Thornton, Bourne and DeVante Parker (another underutilized talent) are the only three receivers currently slated to be on the roster in 2023. That’s a decent starting point, even if the Patriots can’t retain Meyers. And if they don’t, there’s a chance they could explore the market for a WR1 given the fact that they have almost $33 million in cap space this offseason.

If O’Brien elevates Jones, then the QB can elevate the pass-catchers — and vice versa.

Perhaps it’s a bit idealistic, but O’Brien might dust off some of his plays and formations from the 2011 season, when he had Rob Gronkowski and Aaron Hernandez in a handful of two-tight end formations. Perhaps O’Brien can turn Henry and Smith into focal points. And that might alleviate New England’s issues in getting the most out of their receivers.

O’Brien worked his way up the college coaching ranks from 1993 to 2006. He first joined New England’s staff in 2007 as an offensive assistant and moved up to quarterbacks coach in 2009 before ascending into the offensive coordinator role. In 2012, he became head coach at Penn State before leading the Houston Texans from 2014 to 2020.

Ever since longtime Patriots OC Josh McDaniels left to become head coach of the Raiders last year, New England seemed likely to make a run for O’Brien. But perhaps out of respect to Nick Saban, a close friend of Bill Belichick’s, the Patriots didn’t pursue O’Brien until this offseason, when he was free to explore NFL options after completing his second year in the role.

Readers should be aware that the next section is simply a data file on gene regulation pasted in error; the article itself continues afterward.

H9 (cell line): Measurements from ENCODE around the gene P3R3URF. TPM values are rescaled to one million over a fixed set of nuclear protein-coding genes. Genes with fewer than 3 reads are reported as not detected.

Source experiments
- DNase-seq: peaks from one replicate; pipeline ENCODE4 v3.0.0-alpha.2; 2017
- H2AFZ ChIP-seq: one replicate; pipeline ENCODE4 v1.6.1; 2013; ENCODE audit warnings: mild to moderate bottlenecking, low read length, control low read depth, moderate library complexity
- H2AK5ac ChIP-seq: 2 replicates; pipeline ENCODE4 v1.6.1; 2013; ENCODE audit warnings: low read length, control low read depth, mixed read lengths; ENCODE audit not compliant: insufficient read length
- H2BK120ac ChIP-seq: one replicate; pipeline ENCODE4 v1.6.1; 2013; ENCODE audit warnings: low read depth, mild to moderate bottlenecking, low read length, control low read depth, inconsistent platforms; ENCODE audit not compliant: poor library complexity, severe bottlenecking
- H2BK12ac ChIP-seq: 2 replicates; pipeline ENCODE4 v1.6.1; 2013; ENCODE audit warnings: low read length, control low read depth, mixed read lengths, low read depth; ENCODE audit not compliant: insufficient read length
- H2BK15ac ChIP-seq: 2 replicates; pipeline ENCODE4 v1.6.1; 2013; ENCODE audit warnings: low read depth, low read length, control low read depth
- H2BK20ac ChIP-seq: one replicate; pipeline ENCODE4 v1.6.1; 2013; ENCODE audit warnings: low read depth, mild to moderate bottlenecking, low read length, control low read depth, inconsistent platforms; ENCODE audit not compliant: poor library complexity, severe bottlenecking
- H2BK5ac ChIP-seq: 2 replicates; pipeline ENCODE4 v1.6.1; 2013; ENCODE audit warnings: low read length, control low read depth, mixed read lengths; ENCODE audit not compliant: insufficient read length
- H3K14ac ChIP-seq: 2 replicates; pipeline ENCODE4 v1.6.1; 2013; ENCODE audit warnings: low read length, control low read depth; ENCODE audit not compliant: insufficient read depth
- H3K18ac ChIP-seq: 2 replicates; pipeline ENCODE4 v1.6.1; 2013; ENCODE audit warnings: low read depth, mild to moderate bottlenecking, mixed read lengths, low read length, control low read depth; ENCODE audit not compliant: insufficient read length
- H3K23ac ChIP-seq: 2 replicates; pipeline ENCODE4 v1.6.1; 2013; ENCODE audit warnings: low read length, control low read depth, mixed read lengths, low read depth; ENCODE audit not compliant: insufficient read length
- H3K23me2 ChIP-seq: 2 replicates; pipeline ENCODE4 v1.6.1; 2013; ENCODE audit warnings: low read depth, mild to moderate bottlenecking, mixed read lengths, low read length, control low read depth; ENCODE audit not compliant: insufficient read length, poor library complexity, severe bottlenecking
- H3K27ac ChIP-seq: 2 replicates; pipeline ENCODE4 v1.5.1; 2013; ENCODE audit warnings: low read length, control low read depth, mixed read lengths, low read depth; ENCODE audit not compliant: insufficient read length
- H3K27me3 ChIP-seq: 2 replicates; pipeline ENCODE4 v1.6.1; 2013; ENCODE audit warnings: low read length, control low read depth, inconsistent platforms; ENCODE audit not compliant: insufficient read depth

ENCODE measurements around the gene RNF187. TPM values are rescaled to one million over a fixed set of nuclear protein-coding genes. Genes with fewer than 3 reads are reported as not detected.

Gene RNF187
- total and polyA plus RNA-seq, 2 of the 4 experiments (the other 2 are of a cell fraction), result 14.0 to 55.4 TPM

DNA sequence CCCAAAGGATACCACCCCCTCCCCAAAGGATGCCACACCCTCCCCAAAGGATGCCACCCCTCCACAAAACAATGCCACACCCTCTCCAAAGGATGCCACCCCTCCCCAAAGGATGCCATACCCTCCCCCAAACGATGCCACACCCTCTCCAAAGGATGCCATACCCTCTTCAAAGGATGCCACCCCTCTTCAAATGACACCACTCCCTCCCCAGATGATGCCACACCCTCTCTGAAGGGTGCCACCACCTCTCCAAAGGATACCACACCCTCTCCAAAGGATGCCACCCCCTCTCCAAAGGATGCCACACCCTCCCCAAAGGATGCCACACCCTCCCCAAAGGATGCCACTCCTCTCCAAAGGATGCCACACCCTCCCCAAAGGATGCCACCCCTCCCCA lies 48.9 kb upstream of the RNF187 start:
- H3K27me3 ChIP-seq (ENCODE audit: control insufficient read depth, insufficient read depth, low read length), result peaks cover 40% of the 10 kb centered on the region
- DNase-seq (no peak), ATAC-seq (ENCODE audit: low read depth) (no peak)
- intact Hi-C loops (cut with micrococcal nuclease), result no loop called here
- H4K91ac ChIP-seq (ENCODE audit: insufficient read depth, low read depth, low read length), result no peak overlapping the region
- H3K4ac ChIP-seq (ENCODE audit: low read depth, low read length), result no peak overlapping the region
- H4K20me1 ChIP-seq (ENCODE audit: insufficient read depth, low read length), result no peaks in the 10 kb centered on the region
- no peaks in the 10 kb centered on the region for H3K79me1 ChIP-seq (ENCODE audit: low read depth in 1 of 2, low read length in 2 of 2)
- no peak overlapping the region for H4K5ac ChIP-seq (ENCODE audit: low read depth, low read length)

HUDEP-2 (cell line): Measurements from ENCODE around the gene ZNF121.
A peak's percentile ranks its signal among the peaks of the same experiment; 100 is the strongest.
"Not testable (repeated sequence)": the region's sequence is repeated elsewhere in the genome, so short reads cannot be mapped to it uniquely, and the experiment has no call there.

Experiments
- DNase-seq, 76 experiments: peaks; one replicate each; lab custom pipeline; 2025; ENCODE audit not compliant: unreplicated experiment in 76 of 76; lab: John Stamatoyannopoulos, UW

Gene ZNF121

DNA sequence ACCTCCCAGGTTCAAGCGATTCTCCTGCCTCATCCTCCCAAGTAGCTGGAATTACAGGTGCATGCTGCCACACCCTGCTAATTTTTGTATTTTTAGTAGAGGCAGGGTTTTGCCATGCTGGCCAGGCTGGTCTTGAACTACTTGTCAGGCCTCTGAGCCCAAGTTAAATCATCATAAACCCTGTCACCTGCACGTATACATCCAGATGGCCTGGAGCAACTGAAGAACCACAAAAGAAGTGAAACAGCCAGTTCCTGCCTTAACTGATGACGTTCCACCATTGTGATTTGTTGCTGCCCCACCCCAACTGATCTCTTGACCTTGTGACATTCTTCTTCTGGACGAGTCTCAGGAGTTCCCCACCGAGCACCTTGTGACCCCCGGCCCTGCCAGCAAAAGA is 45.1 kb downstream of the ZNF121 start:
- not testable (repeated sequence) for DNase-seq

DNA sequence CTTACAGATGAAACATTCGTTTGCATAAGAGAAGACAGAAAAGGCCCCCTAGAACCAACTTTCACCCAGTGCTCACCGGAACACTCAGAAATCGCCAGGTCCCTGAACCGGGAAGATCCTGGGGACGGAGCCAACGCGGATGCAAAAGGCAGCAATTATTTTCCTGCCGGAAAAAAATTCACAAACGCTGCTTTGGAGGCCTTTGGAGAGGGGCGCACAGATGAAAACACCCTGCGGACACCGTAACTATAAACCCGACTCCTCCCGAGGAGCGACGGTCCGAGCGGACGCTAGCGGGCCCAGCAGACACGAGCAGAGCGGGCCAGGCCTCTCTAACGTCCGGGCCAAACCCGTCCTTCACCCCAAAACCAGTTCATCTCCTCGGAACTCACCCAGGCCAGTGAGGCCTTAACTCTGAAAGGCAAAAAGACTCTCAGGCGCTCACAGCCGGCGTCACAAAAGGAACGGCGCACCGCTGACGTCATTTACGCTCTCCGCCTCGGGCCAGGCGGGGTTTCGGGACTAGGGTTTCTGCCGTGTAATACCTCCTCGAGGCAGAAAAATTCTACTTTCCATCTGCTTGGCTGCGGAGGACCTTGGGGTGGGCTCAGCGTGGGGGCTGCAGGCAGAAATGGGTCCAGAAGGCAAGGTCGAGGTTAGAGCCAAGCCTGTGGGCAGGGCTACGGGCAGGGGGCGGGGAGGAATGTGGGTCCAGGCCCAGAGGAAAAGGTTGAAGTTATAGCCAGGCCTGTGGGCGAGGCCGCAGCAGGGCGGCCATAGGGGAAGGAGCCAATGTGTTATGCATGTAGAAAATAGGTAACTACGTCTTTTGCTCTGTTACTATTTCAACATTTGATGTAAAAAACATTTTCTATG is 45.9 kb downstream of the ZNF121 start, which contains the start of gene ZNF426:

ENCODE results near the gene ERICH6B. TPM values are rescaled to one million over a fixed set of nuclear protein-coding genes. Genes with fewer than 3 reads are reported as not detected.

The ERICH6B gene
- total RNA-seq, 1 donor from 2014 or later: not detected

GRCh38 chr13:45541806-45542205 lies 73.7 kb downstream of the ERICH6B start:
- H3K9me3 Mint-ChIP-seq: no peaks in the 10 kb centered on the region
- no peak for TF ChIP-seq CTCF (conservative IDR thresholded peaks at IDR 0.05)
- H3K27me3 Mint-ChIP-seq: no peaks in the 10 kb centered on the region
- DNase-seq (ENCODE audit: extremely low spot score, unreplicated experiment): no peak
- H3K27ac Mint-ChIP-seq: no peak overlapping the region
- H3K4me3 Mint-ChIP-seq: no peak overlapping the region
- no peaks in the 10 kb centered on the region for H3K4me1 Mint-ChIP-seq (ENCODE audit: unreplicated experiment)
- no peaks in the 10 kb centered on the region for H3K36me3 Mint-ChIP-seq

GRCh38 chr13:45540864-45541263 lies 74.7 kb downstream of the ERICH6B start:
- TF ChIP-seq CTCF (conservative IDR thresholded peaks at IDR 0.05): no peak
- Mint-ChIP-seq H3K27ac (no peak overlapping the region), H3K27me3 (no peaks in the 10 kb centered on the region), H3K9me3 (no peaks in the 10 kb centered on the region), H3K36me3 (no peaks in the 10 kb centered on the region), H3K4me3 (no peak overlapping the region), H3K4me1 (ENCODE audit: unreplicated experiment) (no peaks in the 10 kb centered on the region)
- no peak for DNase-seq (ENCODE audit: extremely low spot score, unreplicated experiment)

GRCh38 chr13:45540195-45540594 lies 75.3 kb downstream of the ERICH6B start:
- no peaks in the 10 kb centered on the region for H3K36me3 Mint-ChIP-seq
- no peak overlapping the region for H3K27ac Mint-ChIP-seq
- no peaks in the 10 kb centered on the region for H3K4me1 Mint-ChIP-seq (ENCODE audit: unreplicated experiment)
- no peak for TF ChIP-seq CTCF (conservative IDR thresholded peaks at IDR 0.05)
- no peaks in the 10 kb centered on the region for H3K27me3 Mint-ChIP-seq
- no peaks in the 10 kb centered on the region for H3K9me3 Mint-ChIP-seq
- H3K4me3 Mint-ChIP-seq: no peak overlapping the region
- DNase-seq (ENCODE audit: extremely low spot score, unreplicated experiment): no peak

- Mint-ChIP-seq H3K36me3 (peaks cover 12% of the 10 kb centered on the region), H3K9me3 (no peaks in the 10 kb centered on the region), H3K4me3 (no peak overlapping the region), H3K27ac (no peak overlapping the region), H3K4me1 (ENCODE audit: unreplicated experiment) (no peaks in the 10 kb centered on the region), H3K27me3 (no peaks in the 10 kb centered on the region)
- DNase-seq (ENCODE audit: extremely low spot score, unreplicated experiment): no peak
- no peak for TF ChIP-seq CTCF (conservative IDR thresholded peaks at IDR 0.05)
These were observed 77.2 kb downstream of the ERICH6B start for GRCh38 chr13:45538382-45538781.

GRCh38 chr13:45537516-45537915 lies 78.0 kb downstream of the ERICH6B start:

If O’Brien was jumping back to the NFL, it felt like he might reunite with one of two GOATs: Belichick or Tom Brady. Brady is a pending free agent and will take his time deciding on an NFL option, if he even decides to play another season. 

Tom Brady’s next move, Patrick Mahomes injury update

Jay Glazer answers your NFL divisional round questions in this week’s #AskGlazer, including questions on the future of Tom Brady.

Meanwhile, Belichick clearly made O’Brien a priority despite interviewing a deep pool of OC candidates that included Vikings WRs coach Keenan McCardell, Patriots TEs coach Nick Caley, Oregon assistant head coach and run-game coordinator Adrian Klemm, and Cardinals assistant head coach and WRs coach Shawn Jefferson.

The only question is what to do with Patricia. He could stick around as offensive line coach or move back to the defensive side of the ball — or he could move on from New England. Belichick surely has the authority to handle any awkwardness. But the reorganization of power might be a delicate process and one the head coach should manage with care.

Ultimately, it felt like O’Brien would be The Guy — so long as he wanted to work for the Patriots. Now, it’s a question of whether he can turn around New England’s listless unit after an underwhelming season.

Prior to joining FOX Sports as the AFC East reporter, Henry McKenna spent seven years covering the Patriots for USA TODAY Sports Media Group and Boston Globe Media. Follow him on Twitter at @McKennAnalysis.

Top stories from FOX Sports:

FOLLOW Follow your favorites to personalize your FOX Sports experience

National Football League

New England Patriots

Mac Jones


Get more from National Football League Follow your favorites to get information about games, news and more


in this topic